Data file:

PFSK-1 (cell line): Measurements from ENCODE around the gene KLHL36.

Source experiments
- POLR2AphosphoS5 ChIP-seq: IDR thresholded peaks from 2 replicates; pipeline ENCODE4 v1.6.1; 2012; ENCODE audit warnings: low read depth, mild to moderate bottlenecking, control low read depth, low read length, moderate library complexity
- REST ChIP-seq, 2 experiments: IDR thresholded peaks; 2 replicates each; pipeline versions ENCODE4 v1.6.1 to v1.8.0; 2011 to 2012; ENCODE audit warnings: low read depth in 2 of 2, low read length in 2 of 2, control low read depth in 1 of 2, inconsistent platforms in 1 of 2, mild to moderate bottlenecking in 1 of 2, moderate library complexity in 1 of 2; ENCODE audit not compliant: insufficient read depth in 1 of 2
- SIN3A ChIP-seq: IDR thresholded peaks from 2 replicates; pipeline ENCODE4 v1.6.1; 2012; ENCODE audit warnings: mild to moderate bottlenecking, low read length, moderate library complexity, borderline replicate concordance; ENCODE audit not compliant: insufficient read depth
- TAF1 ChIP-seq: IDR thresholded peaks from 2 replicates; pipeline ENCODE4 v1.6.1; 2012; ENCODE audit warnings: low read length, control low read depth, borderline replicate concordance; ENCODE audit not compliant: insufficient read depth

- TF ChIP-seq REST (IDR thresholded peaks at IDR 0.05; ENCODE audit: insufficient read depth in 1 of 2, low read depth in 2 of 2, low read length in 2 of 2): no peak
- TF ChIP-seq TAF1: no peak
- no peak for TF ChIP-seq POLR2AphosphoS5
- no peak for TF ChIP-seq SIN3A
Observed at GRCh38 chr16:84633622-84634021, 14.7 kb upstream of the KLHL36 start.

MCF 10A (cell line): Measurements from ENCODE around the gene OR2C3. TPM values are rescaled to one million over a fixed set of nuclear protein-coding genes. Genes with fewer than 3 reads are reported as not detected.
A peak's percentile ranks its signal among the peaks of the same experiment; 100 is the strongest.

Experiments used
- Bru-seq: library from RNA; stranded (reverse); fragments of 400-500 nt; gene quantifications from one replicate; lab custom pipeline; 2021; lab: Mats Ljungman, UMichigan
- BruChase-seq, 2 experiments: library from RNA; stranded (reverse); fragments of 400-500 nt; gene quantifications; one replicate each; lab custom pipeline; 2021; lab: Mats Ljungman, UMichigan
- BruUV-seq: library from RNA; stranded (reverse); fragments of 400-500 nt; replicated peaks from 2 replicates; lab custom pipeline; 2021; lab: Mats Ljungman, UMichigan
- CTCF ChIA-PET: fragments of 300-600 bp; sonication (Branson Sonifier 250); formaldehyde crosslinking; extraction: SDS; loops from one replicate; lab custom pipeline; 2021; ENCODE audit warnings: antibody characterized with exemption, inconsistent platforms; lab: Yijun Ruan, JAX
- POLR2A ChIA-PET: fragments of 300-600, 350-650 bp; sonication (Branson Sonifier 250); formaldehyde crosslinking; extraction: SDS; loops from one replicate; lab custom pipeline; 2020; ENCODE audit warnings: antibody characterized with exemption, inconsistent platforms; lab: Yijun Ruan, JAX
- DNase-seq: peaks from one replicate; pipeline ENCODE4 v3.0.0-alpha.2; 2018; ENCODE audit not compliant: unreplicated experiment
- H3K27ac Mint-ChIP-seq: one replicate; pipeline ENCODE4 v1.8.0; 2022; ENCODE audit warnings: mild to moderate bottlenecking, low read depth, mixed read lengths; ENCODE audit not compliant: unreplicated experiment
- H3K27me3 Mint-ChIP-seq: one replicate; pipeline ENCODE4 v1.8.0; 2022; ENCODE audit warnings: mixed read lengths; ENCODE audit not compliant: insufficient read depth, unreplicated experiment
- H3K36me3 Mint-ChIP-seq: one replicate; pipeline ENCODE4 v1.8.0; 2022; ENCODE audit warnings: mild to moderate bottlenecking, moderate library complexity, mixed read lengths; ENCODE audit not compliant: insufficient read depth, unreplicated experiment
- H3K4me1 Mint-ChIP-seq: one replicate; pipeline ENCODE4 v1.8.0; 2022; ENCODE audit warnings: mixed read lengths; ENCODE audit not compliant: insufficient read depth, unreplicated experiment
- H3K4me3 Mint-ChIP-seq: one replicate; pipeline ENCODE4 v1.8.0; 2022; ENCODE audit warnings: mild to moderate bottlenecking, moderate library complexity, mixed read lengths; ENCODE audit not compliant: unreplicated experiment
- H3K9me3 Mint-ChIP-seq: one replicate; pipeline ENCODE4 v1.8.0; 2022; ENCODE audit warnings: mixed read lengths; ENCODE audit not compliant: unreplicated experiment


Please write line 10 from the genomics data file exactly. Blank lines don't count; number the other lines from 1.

- no peak for TF ChIP-seq SIN3A